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Have you ever wondered what those numbers on your binoculars actually mean? Look no further because in this blog we will decode the mystery behind the numbers on binoculars.
Numbers on binoculars refer to the magnification power and objective lens diameter, with the first number indicating magnification and the second number representing the diameter of the objective lens in millimeters.
Let’s take a closer look.
The first number (e.g. 8×42) indicates the binocular’s magnification power. This means that the image you see through binoculars is 8 times larger than it is with the human eye. The second number (e.g. 8×42) refers to the binocular’s “aperture” or “objective lens size.” This is the front lens size of the binoculars, expressed in millimeters. A binocular with a larger aperture will gather more light, making it better for low-light conditions like dawn or dusk.
The final number in the binoculars’ description (e.g. 8×42) is the “exit pupil.” The light beam that leaves the binoculars and enters your eye has a diameter of this size. A brighter image result from a relatively large exit pupil because more light is entering your eye.
So, This article aims to guide beginners about numbers on binoculars. Let’s begin!
What Do Numbers on Binoculars Mean – Infographic
Binocular Anatomy – How to Choose Binoculars
When you pick up a pair of binoculars, you might not think about all the different parts that make them work. However, each component is essential for allowing you to see distant objects clearly. The objectives and oculars are the two main components of binoculars.
The objectives are the lenses in the front of the binoculars that collect light from the object being observed. This image is magnified and projected onto your retina by the oculars, also known as eyepieces.
Between the objectives and the oculars is a series of prisms that reflect and bend light in order to produce an upright image. Without these prisms, the image would appear upside down.
Finally, binoculars also have an adjustable focus knob that allows you to fine-tune the image based on your vision. By understanding the different parts of a pair of binoculars, you can appreciate how they help you to see distant objects more clearly.
Parts of Binoculars
1- Focus Ring:
The focus ring is located near the eyepieces and is used to change the focus of the binoculars. This allows the user to see the target from a long-range or close-up. The focus ring can be turned clockwise or counterclockwise. However, the amount of turn needed depends on the binoculars and the distance of the object.
Once the object is in focus, the binoculars can be moved closer or further away from the eyes to fine-tune the image.
2- Diopter Adjustment:
When looking through a binocular, you may notice that the focus wheel on different models is located in different locations. This is due to the fact that the focus wheel adjusts the diopter, which is a unit of measurement for a lens’s refractive power. You can make the focus smoother on your binoculars using the diopter adjustment.
By turning the focus wheel, you can change the distance at which the binocular is focused. This can be useful when trying to focus on something that is just out of reach.
For example, if you’re looking at a bird in a tree, you would use a higher diopter setting than if you were looking at a mountain in the distance. On most binoculars, the diopter adjustment is located near the right eyepiece.
However, some models place it near the left eyepiece, and some even have separate focus wheels for each eyepiece. It can also be useful for fine-tuning the focus when using a tripod-mounted binoculars.
So, next time you’re using a binocular, take a look at the focus wheel and see how it works!
3- Tripod Adapter Connection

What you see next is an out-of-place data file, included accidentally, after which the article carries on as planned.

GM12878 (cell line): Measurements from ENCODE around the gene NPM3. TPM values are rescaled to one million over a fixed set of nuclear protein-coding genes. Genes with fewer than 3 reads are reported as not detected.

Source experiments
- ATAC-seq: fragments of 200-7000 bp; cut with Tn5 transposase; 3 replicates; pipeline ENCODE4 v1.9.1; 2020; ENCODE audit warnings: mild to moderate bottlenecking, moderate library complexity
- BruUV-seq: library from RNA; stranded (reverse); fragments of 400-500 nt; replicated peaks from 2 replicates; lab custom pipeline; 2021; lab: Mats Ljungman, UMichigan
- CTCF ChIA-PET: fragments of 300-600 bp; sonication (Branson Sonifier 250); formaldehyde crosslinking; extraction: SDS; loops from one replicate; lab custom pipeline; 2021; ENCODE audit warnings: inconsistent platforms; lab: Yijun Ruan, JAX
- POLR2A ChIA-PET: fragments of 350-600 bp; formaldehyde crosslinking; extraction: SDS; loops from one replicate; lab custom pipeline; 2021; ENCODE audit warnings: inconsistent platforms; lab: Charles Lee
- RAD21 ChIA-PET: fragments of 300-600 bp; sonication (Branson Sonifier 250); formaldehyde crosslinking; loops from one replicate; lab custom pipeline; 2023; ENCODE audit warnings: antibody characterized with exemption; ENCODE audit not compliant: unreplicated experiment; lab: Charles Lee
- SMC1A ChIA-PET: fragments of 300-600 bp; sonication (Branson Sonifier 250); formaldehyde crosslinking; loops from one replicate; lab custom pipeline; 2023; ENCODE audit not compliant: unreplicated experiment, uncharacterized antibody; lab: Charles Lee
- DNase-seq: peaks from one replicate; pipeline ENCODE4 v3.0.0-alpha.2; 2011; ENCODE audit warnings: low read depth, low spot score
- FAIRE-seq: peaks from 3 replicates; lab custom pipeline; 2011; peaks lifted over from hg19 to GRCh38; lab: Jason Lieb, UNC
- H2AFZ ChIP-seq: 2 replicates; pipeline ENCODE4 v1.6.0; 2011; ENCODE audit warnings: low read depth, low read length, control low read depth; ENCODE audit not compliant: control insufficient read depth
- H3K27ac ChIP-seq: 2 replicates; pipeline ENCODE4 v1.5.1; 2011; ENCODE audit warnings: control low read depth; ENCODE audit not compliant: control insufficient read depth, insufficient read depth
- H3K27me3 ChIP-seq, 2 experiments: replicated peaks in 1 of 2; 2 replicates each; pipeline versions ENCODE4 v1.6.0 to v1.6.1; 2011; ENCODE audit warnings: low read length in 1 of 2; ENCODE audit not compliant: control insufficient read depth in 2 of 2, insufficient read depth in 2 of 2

The tripod adapter connection is an important piece of equipment for long-distance binoculars. It allows the binoculars to be mounted on a tripod, which is necessary for stability when viewing distant objects.
Besides that, the tripod adapter provided me with the benefit of protecting my binoculars from damage by preventing them from being accidentally dropped during my previous hunt.
Understanding Numbers on Binoculars
Binocular magnification indicates how many times the target picture has been magnified to make it clearer. Binocular magnifications serve distinct functions. This number on binoculars is a mixture of two figures, 8×42 and 7×35.
Here, 8x is the magnification power, and 42 is the objective lens diameter. Binoculars with 8x magnification show the image 8 times closer than what our naked eye can see.
The greater the magnification power = The Closer and clearer the object
The numbers help tell the user what binoculars are good at viewing. Thus, some magnification powers of binoculars are below.
- Magnification for hunting, we recommend 7x to 10x magnification.
- Magnification for bird viewing, We recommend 8×42, 10×42, or 10×50 magnification.
- For low light hunting, we recommend 7×50, 8×42, or 10×50 magnification.
- For hiking and watching nature, we recommend 7×35, 10×42, and 10×50 magnification.
2- Objective Lens Diameter
The objective lens diameter is measured in mm (millimeters). If a binocular has an objective lens diameter of 8×42, it means it has a magnification of 8 and a lens size of 42mm.
Moreover, it is important to note that when you increase the power of binoculars, the view of the field decreases. The Lens diameter plays a crucial role in image quality.
Larger the lens, the brighter the image. As the diameter increases, the weight of the binoculars increases. We usually recommend 50 mm as it is suitable for the sites where users go for wildlife and bird watching and makes the binoculars easy to carry.
However, Lens diameters are more important for low light and night sky viewing conditions.
3- Field Of View (FOV)
The field of view refers to the area that one gets to see when looking through his binoculars. It is measured either in feet per 1000 yards or in meters per 1000 meters which is more briefly defined as the maximum area you get to see at 1000 yards.
The FOVs in binoculars vary based on their magnification and objective lens. For example, a field of view of 400ft means that if you are looking at something 1000 meters away, the width of field you get to see would be 400ft.
As covered before, the field of view is inversely related to the magnification of a binocular. The smaller the magnification, the wider the field of you and the other way around. It will help if you consider how much magnification and FOV you require. However, the field of view is not expressed in degrees, but the angle can lead us to the field of view.